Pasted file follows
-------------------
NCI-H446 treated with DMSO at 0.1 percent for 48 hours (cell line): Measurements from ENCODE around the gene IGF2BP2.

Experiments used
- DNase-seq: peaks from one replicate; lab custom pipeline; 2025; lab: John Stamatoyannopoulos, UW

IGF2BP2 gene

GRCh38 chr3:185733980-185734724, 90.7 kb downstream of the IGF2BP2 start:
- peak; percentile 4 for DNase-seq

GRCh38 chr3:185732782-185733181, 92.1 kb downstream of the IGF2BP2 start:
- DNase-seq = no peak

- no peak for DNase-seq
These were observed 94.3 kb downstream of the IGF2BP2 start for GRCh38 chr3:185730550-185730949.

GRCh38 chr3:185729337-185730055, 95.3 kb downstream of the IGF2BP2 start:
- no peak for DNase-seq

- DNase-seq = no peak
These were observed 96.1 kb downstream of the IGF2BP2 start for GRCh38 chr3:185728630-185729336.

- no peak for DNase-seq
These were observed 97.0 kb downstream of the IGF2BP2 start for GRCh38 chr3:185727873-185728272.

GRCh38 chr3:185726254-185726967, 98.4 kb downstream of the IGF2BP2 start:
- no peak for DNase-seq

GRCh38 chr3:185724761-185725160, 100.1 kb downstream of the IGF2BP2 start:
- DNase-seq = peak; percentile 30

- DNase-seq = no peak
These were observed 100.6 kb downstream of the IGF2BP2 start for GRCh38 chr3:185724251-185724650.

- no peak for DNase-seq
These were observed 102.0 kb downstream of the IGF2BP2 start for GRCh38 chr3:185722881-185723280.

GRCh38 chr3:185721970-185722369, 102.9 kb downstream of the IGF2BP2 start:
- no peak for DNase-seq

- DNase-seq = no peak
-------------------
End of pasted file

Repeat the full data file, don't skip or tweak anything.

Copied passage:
NCI-H446 treated with DMSO at 0.1 percent for 48 hours (cell line): Measurements from ENCODE around the gene IGF2BP2.

Experiments used
- DNase-seq: peaks from one replicate; lab custom pipeline; 2025; lab: John Stamatoyannopoulos, UW

IGF2BP2 gene

GRCh38 chr3:185733980-185734724, 90.7 kb downstream of the IGF2BP2 start:
- peak; percentile 4 for DNase-seq

GRCh38 chr3:185732782-185733181, 92.1 kb downstream of the IGF2BP2 start:
- DNase-seq = no peak

- no peak for DNase-seq
These were observed 94.3 kb downstream of the IGF2BP2 start for GRCh38 chr3:185730550-185730949.

GRCh38 chr3:185729337-185730055, 95.3 kb downstream of the IGF2BP2 start:
- no peak for DNase-seq

- DNase-seq = no peak
These were observed 96.1 kb downstream of the IGF2BP2 start for GRCh38 chr3:185728630-185729336.

- no peak for DNase-seq
These were observed 97.0 kb downstream of the IGF2BP2 start for GRCh38 chr3:185727873-185728272.

GRCh38 chr3:185726254-185726967, 98.4 kb downstream of the IGF2BP2 start:
- no peak for DNase-seq

GRCh38 chr3:185724761-185725160, 100.1 kb downstream of the IGF2BP2 start:
- DNase-seq = peak; percentile 30

- DNase-seq = no peak
These were observed 100.6 kb downstream of the IGF2BP2 start for GRCh38 chr3:185724251-185724650.

- no peak for DNase-seq
These were observed 102.0 kb downstream of the IGF2BP2 start for GRCh38 chr3:185722881-185723280.

GRCh38 chr3:185721970-185722369, 102.9 kb downstream of the IGF2BP2 start:
- no peak for DNase-seq

- DNase-seq = no peak